Energy subsidies to alternate energy forms frequently take the form of outright transfers of money from the U. S. Treasury to private corporations that make solar cells, wind turbines, etc. or to utilities purchasing these products. Does "Big Oil" receive any such subsidies as those?
Big Energy (producers of oil, gas, coal, nuclear energy, and distributors of traditional energy products) pays Big Taxes. Frequently, what the left calls "subsidies" are standard tax breaks received by all or most corporations, like depreciation allowances on equipment and buildings or domestic tax deductions for taxes paid to foreign governments. The left wants to single out "Big Energy" for punitive taxation beyond that imposed on other large corporations. Shouldn't "Big Oil" in fairness get tax treatment at least as favorable as Microsoft or Walmart?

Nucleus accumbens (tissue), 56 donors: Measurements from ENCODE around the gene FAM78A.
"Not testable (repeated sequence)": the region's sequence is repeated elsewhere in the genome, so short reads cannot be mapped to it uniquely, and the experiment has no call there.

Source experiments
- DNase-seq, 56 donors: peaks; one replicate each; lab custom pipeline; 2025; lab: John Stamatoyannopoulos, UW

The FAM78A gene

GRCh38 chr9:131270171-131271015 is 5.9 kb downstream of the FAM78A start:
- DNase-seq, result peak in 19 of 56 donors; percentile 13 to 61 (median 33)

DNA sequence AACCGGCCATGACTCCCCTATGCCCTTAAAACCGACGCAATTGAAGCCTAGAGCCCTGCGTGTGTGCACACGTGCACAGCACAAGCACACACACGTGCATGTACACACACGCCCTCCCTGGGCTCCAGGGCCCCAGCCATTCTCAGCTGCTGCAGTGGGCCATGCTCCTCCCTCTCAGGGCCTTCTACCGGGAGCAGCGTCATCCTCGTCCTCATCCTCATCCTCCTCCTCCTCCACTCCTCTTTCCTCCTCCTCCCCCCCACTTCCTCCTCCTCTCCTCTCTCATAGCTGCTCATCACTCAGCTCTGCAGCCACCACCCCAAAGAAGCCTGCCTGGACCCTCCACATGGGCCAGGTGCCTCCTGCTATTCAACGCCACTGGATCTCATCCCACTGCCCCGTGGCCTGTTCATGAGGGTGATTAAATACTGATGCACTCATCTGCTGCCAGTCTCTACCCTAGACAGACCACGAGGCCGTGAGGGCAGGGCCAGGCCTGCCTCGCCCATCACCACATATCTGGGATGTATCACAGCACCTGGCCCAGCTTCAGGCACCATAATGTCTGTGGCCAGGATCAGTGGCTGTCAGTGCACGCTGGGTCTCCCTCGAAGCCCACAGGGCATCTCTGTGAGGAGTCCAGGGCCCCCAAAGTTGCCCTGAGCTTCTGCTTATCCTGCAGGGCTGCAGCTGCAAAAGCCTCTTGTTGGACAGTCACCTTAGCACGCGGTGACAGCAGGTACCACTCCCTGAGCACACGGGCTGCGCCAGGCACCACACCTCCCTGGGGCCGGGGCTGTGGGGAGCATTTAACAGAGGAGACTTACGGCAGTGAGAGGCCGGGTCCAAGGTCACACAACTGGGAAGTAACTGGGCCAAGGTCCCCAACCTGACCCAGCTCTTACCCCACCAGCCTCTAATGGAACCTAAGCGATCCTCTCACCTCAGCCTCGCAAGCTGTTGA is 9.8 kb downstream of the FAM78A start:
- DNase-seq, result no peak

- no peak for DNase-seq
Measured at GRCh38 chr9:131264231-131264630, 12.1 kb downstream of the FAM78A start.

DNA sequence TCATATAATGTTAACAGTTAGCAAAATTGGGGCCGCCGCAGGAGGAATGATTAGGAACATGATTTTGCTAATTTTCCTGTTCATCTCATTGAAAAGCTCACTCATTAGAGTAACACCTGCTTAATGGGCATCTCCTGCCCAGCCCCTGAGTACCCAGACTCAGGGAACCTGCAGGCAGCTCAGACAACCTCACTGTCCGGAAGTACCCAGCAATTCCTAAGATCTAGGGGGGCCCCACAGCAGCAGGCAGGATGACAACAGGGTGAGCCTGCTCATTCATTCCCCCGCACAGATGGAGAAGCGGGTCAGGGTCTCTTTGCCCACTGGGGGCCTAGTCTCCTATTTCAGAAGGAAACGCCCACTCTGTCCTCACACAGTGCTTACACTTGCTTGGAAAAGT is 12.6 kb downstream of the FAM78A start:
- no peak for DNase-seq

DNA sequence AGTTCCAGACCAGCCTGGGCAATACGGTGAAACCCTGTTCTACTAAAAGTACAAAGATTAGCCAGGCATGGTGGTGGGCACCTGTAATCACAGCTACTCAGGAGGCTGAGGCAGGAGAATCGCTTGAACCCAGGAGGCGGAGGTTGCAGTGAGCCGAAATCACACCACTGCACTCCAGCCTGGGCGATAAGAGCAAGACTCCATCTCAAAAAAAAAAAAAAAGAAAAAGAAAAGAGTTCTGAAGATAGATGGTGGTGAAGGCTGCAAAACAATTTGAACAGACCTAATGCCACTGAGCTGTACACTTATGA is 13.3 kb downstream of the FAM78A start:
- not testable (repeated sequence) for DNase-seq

Since Big Energy pays Big Taxes, the net flow of revenue to the U. S. Treasury for most producers of traditional energy forms remains positive. They could be considered to be paying for the so-called subsidies from which they benefit. By contrast, most producers of "alternative energy" are engaged in economic activity which makes no sense unless massive government subsidies are in place. For many of these alternate energy producers, the Federal subsidy substantially exceeds the corporation's gross revenue from sales. Such folly obviously should be stopped at once. If alternate energy producers were trimmed to only those "subsidies" that benefit "Big Energy", most if not all of the alternative energy market would dry up and blow away.
The profit from corporations that is transferred to stockholders, or the profit from private businesses that is taken as income by the business owners, is personal income taxed by the Federal government. Is there a clear reason why businesses and corporations should pay any taxes at all, beyond the taxes paid by those who derive income from the businesses and corporations?
Sarah Palin should be looking at the option of repealing all taxes on the private sector other than individual income tax. After all, those corporate taxes are simply being passed on to the consumers of goods and services as higher prices, distorting our markets and unfairly taxing the citizens with lowest incomes disproportionally.